Tonika Model EGS-650 electric guitar, made in U.S.S.R.
The second model of the first Soviet mass production electric guitar

Tonika was the first electric guitar made in USSR, and it was the first experience of Soviet luthiers. In end of the 60's (most probably 1969), when this guitar was made, not too many Soviet citizens were allowed to go abroad, and probably noone of the Tonika creators had any experience in electric guitar building. There probably were a couple of Fenders and Gibsons to copy, but it's hard to beleive any of ordinary Russian workers had a chance to work at some place where normal electric guitar were made to gather some experience. The only possibility was to visit other Socialist countries - DDR, Czechoslovakia, Poland or Bulgaria to see how cheesy Jolanas, Musimas and Defils are being made. It could give Russians some impression of how the process is organized, but not how to build a quality electric guitar.
What they've made is an unplayable super-heavy guitar with sick body shape, thickest neck you'll ever find and sound suitable for anything but music.

The first Tonika was produced in Leningrad (today St.Petersburg) and looked a bit different. The second Tonika modification called EGS-650 that you see here was a bit more "designed" and manufactured at several locations. EGS probably stands for Electric Guitar Standard and 650 is the scale (650 mm).

Made at Sverdlovsk, Rostov na Donu and Ordjonikidze, USSR
Body - a very original shape and enormous weight. It is thicker than Les Paul and made of bich. The body on my guitar was covered with black laquer, which was actually very good and didn't peel off even at -30C temperature. My guitar was the only black one I've seen, other Tonikas were usually painted in poor orange or matte-gray.
There's no reason to talk about the body shape - it speaks for itself.
Pickguard - green or red pearloid. If you ever seen Soviet plastic picks, you can get the impression of how exactly it looks like.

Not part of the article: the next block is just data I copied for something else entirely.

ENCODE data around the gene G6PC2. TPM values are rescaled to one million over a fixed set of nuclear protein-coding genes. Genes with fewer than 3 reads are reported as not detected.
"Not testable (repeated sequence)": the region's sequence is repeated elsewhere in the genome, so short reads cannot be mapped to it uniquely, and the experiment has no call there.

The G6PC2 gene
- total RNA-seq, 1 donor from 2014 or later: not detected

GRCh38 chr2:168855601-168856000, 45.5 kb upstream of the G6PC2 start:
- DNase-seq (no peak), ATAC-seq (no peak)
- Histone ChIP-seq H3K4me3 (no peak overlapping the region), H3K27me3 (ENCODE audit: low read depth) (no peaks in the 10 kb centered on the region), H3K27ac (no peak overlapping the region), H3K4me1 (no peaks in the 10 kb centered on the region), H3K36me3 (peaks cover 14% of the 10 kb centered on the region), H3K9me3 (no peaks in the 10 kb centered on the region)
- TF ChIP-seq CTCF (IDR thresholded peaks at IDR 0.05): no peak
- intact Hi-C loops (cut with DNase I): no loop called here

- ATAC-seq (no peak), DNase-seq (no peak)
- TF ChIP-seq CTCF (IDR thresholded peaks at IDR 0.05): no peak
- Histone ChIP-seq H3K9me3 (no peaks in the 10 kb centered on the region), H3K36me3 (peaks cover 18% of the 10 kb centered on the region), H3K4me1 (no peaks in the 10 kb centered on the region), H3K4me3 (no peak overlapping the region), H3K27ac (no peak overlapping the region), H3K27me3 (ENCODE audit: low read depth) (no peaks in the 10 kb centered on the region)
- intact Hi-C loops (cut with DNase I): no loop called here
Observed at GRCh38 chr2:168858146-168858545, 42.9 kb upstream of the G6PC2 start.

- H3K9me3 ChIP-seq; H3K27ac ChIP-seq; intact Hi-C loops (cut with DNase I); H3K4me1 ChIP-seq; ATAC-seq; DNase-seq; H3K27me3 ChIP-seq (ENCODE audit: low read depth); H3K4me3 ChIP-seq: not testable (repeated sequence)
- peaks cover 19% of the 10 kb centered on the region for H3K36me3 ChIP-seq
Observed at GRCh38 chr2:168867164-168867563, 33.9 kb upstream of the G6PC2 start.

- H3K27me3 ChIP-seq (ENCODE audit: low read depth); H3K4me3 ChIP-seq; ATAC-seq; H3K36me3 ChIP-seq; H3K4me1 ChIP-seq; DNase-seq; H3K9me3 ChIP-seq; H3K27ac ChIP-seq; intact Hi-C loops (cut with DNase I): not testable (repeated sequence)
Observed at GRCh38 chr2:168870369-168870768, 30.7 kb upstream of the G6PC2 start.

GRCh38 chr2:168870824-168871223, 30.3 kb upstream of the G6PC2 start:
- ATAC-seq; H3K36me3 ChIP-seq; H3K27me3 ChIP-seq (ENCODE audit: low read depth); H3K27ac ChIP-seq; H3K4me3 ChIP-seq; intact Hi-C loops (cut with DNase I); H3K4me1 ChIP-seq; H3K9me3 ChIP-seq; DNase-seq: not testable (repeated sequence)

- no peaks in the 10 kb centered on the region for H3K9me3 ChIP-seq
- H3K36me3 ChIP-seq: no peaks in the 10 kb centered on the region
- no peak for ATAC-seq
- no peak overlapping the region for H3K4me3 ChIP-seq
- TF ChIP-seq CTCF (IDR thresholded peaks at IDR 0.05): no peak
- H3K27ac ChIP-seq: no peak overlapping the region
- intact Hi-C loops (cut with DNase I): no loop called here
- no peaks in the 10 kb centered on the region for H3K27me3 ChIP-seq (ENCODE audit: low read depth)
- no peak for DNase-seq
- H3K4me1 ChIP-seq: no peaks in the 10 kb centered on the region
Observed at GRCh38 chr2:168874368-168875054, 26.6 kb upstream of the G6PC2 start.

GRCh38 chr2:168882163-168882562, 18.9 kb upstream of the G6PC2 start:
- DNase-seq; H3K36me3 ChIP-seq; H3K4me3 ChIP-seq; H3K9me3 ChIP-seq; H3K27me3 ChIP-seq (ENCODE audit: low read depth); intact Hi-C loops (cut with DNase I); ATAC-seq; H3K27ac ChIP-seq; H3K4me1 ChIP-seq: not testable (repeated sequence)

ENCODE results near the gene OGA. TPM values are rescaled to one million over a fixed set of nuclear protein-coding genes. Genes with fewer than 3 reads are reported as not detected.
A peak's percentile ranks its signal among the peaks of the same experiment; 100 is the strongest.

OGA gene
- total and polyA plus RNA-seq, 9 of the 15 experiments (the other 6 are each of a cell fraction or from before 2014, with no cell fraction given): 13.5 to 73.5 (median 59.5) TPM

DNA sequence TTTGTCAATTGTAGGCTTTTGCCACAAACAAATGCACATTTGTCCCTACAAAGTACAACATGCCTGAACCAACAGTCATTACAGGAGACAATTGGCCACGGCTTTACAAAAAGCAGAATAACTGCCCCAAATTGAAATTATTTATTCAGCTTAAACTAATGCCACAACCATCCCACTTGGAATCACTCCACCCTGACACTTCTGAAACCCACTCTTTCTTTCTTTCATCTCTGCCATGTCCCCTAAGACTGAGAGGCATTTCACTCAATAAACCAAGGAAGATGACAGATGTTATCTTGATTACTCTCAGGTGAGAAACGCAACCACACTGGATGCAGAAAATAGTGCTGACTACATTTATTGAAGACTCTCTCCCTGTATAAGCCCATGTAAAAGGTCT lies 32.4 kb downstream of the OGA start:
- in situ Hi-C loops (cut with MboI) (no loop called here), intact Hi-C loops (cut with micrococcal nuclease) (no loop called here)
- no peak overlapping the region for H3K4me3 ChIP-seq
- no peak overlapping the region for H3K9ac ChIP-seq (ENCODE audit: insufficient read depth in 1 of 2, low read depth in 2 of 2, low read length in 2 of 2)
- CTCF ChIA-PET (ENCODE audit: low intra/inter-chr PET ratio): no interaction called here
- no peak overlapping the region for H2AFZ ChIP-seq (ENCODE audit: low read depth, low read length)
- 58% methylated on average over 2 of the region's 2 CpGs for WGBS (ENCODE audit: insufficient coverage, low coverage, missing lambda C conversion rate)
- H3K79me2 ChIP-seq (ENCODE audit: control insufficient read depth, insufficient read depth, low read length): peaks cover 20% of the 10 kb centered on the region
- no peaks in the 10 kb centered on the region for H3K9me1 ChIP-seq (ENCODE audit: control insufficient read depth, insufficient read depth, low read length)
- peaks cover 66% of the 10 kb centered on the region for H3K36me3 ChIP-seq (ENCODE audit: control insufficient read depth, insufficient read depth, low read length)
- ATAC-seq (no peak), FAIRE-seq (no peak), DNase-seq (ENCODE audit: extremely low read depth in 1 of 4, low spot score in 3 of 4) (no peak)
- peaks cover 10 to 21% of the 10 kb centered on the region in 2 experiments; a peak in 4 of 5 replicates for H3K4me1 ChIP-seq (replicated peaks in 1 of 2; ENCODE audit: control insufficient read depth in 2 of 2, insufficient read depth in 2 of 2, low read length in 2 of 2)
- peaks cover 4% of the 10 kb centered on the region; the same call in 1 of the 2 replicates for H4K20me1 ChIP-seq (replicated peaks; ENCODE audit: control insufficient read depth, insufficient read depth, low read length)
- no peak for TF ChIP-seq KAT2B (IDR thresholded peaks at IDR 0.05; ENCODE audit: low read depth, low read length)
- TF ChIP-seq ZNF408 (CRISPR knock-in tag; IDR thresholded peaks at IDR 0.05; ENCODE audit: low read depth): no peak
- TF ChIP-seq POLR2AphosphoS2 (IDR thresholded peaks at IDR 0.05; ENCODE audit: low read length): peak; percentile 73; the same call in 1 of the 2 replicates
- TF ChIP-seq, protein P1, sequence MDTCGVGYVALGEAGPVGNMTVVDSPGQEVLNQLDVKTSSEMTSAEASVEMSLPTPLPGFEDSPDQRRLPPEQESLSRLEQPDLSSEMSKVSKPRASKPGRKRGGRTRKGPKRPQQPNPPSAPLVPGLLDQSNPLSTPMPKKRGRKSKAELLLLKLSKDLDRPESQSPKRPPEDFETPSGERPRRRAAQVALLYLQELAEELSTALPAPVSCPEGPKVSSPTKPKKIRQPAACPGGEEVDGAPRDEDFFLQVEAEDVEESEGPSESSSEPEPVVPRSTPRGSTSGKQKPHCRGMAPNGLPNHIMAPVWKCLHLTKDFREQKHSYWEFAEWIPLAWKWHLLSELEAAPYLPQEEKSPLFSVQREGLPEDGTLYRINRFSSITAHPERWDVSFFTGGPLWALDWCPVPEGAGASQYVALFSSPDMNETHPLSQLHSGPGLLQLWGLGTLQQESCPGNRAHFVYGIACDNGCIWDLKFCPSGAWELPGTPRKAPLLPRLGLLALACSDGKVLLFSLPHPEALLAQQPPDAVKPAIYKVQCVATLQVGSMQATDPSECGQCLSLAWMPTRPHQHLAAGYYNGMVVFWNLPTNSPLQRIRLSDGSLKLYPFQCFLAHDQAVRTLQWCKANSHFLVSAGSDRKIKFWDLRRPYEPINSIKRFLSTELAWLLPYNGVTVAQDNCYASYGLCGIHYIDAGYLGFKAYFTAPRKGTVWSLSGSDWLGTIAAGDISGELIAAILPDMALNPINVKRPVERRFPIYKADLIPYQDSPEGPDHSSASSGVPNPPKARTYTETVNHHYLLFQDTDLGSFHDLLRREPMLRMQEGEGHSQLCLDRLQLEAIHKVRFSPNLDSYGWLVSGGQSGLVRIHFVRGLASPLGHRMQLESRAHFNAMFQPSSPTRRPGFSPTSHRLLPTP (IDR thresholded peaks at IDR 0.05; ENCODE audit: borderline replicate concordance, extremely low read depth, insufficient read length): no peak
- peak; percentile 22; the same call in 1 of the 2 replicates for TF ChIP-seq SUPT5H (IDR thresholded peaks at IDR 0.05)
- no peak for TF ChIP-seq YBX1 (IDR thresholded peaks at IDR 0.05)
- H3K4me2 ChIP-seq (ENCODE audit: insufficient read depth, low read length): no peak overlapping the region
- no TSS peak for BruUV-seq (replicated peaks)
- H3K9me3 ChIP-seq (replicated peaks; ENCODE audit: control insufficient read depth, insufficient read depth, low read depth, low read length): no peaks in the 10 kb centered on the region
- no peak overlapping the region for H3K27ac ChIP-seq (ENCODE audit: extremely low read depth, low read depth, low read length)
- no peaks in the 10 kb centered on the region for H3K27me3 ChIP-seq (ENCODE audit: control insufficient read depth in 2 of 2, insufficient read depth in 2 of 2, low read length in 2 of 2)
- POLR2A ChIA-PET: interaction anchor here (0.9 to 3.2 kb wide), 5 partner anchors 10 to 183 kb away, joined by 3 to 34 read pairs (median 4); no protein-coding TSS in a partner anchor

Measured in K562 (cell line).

Pickups - Two single coils of original construction with steel covers. Inside you can find a magnet with a coil glued to a steel plate. The bolts are screwed to this plate - next to the magnet! You can see all this on the pictures - the magnet and the coil are under the white plate, and the bolts are on the side. You can unscrew the bolt to make it closer to the string, making the particular string louder - or visa versa. The pickups themselves cannot be moved up and down (we can only add in the brackets that later Soviet pickups' designs, like on Ural, were a bit more conservative and the bolts were placed in the middle of the magnet).
Controls - volume and tone, plus a four-position "varitone" type switch. Three positions were regular pickups' switching (bridge, bridge+neck, neck) and in the last position all the pickups were switched off.
Output jack - DIN5 five-pin. Soviet guitar constructors were setting a new standard for all the guitar industry - five-pin jacks. The most popular explaination to this is that they were predicting the MIDI. It was very uncomfortable since you could either use only Soviet equipment (all guitars, effects and amplifiers had DIN5 sockets) or modify your Les Paul. Have you ever seen Les Paul with five-pin out? Fortunately, there were no Les Pauls in Soviet Union to modify.
Seriously talking, DIN-5 allowed several good things: stereo and mono outputs and phantom power for onboard preamp and effects. While Tonika made no use of this, later Soviet models, like Stella or Solo-II featured all the possible electronic tricks and all the pins on their jacks were wired.
Bridge - Combination of tune-o-matic with Bigsby type tremolo.
Tune-o-matic: two bolts on the sides allow to adjust the whole bridge height and the saddles move back and forth to adjust string lenght.
Tremolo: just like on Bigsby strings are wrapped around a roller which is attached to the body with two huge springs. Between the 3d and 4th strings there's a hole in the roller for the tremolo arm. There's a steel cover for the whole tremolo (which is missing on the pictures).
Neck - bolt-on, with two screws only (like Musimas), very thick with a very small radius. made of beech with ebony (!!!) fingerboard. Headstock is also covered with green or red pearloid plastic.
Price - 180 Soviet roubles - as indicated on the neckplate

Lordbizarre's Tonika family (left to right):
Tonika EGS-650 - made in Sverdlovsk,
Tonika EGS-650 - made in Rostov (with Defil pu added),
Tonika EGS-650 - made in Ordjonikidze.


Sverdlovsk (Ural)
Sverdlovsk (Ural)
Rostov (rusty!)
"Kavkaz" Tonika plates: Rostov and Ordjonikidze

Viljar Rosin
Ivan alias Lordbizarre -

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